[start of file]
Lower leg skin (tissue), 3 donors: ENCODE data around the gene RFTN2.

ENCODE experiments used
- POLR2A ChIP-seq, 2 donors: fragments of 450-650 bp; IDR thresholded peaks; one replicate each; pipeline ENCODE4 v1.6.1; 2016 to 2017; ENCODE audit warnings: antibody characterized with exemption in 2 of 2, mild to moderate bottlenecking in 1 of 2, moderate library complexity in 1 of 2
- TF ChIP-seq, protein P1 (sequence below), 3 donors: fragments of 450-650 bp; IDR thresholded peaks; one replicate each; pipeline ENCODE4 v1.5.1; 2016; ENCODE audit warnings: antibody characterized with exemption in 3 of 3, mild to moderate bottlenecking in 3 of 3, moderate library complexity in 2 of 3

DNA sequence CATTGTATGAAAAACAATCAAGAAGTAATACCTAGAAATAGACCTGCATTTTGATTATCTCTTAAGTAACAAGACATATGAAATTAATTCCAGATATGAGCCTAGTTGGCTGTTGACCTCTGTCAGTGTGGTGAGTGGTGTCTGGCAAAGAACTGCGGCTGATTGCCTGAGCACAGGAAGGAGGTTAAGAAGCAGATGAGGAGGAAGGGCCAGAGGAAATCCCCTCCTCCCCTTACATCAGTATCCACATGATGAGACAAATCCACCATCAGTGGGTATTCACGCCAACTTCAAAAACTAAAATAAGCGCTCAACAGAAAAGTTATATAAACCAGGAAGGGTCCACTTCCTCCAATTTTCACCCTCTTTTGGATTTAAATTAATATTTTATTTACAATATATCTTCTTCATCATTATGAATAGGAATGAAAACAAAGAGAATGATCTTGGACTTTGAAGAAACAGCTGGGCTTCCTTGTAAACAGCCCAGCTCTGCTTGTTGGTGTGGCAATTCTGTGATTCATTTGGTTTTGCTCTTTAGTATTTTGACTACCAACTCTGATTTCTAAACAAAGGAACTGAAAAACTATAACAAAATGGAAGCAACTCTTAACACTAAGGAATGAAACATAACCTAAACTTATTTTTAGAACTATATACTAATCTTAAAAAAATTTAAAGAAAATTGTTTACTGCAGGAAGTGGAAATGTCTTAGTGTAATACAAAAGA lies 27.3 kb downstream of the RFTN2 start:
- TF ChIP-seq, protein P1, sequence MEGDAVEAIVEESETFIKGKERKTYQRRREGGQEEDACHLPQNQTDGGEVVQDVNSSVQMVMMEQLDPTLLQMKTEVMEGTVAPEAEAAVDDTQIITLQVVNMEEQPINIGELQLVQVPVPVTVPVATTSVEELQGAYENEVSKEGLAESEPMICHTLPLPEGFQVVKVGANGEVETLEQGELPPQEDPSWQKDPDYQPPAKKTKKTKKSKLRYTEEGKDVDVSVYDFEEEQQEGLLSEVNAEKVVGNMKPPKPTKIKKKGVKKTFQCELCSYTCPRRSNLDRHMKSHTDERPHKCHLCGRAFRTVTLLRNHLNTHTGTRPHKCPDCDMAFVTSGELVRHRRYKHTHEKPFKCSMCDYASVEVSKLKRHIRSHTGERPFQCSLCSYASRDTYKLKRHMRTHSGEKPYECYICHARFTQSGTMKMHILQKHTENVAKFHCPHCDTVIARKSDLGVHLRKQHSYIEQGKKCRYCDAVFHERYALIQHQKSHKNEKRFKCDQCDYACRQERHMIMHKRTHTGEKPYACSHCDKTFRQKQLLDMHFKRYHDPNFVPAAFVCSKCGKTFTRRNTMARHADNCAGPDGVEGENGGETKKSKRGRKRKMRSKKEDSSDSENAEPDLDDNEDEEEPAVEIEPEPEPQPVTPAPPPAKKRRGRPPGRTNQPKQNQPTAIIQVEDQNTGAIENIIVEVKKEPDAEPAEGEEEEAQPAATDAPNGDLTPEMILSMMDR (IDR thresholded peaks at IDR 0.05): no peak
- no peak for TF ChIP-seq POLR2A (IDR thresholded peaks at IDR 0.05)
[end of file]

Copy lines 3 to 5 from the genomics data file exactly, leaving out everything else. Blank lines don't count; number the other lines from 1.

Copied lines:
- POLR2A ChIP-seq, 2 donors: fragments of 450-650 bp; IDR thresholded peaks; one replicate each; pipeline ENCODE4 v1.6.1; 2016 to 2017; ENCODE audit warnings: antibody characterized with exemption in 2 of 2, mild to moderate bottlenecking in 1 of 2, moderate library complexity in 1 of 2
- TF ChIP-seq, protein P1 (sequence below), 3 donors: fragments of 450-650 bp; IDR thresholded peaks; one replicate each; pipeline ENCODE4 v1.5.1; 2016; ENCODE audit warnings: antibody characterized with exemption in 3 of 3, mild to moderate bottlenecking in 3 of 3, moderate library complexity in 2 of 3

DNA sequence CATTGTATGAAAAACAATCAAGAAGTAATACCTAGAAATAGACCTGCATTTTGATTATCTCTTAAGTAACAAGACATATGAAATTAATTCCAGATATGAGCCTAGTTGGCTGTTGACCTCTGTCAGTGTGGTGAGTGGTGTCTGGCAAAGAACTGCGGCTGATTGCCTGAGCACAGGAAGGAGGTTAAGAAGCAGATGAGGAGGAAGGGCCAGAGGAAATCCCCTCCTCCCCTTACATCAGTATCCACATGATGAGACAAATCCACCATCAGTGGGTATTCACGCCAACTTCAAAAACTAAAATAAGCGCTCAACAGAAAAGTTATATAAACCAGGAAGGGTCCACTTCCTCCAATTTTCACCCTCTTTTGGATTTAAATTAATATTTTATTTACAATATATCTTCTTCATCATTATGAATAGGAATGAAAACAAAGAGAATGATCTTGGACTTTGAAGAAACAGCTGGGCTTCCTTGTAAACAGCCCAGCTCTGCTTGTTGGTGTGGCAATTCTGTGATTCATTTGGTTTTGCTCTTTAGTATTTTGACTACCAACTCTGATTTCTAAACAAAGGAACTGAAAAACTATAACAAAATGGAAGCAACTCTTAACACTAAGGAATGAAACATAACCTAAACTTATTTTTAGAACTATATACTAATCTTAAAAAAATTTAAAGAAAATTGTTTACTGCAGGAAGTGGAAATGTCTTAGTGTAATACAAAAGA lies 27.3 kb downstream of the RFTN2 start: